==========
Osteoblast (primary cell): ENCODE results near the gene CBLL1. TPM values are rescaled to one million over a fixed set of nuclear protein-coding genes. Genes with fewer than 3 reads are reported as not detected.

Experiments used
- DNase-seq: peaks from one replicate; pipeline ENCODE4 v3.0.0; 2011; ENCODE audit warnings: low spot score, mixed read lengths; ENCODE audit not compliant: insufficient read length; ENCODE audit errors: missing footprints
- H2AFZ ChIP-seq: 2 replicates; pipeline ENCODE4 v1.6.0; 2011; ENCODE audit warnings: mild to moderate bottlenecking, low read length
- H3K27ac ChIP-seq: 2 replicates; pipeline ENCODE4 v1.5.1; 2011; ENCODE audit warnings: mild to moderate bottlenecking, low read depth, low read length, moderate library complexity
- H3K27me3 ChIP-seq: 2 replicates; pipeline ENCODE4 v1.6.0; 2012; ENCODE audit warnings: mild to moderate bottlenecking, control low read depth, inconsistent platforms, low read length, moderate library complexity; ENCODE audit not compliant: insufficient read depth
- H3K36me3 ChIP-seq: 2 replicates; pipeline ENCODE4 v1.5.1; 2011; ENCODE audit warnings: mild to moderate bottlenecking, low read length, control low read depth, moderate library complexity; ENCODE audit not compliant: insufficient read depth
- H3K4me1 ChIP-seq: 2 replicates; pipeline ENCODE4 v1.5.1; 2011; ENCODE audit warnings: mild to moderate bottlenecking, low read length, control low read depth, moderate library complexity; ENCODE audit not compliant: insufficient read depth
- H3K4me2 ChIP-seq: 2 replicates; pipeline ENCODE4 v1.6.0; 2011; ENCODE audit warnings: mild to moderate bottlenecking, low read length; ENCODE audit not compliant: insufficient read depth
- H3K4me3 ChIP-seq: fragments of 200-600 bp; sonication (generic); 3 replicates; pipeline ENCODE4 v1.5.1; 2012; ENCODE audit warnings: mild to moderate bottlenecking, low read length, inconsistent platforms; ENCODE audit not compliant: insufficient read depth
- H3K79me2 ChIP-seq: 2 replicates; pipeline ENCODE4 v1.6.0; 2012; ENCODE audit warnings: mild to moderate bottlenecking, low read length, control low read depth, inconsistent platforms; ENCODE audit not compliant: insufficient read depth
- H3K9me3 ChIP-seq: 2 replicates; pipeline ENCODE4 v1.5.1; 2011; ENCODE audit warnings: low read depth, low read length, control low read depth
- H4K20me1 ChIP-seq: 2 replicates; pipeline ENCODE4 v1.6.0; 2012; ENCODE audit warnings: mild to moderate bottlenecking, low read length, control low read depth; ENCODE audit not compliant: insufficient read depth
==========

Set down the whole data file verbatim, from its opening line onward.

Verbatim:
Osteoblast (primary cell): ENCODE results near the gene CBLL1. TPM values are rescaled to one million over a fixed set of nuclear protein-coding genes. Genes with fewer than 3 reads are reported as not detected.

Experiments used
- DNase-seq: peaks from one replicate; pipeline ENCODE4 v3.0.0; 2011; ENCODE audit warnings: low spot score, mixed read lengths; ENCODE audit not compliant: insufficient read length; ENCODE audit errors: missing footprints
- H2AFZ ChIP-seq: 2 replicates; pipeline ENCODE4 v1.6.0; 2011; ENCODE audit warnings: mild to moderate bottlenecking, low read length
- H3K27ac ChIP-seq: 2 replicates; pipeline ENCODE4 v1.5.1; 2011; ENCODE audit warnings: mild to moderate bottlenecking, low read depth, low read length, moderate library complexity
- H3K27me3 ChIP-seq: 2 replicates; pipeline ENCODE4 v1.6.0; 2012; ENCODE audit warnings: mild to moderate bottlenecking, control low read depth, inconsistent platforms, low read length, moderate library complexity; ENCODE audit not compliant: insufficient read depth
- H3K36me3 ChIP-seq: 2 replicates; pipeline ENCODE4 v1.5.1; 2011; ENCODE audit warnings: mild to moderate bottlenecking, low read length, control low read depth, moderate library complexity; ENCODE audit not compliant: insufficient read depth
- H3K4me1 ChIP-seq: 2 replicates; pipeline ENCODE4 v1.5.1; 2011; ENCODE audit warnings: mild to moderate bottlenecking, low read length, control low read depth, moderate library complexity; ENCODE audit not compliant: insufficient read depth
- H3K4me2 ChIP-seq: 2 replicates; pipeline ENCODE4 v1.6.0; 2011; ENCODE audit warnings: mild to moderate bottlenecking, low read length; ENCODE audit not compliant: insufficient read depth
- H3K4me3 ChIP-seq: fragments of 200-600 bp; sonication (generic); 3 replicates; pipeline ENCODE4 v1.5.1; 2012; ENCODE audit warnings: mild to moderate bottlenecking, low read length, inconsistent platforms; ENCODE audit not compliant: insufficient read depth
- H3K79me2 ChIP-seq: 2 replicates; pipeline ENCODE4 v1.6.0; 2012; ENCODE audit warnings: mild to moderate bottlenecking, low read length, control low read depth, inconsistent platforms; ENCODE audit not compliant: insufficient read depth
- H3K9me3 ChIP-seq: 2 replicates; pipeline ENCODE4 v1.5.1; 2011; ENCODE audit warnings: low read depth, low read length, control low read depth
- H4K20me1 ChIP-seq: 2 replicates; pipeline ENCODE4 v1.6.0; 2012; ENCODE audit warnings: mild to moderate bottlenecking, low read length, control low read depth; ENCODE audit not compliant: insufficient read depth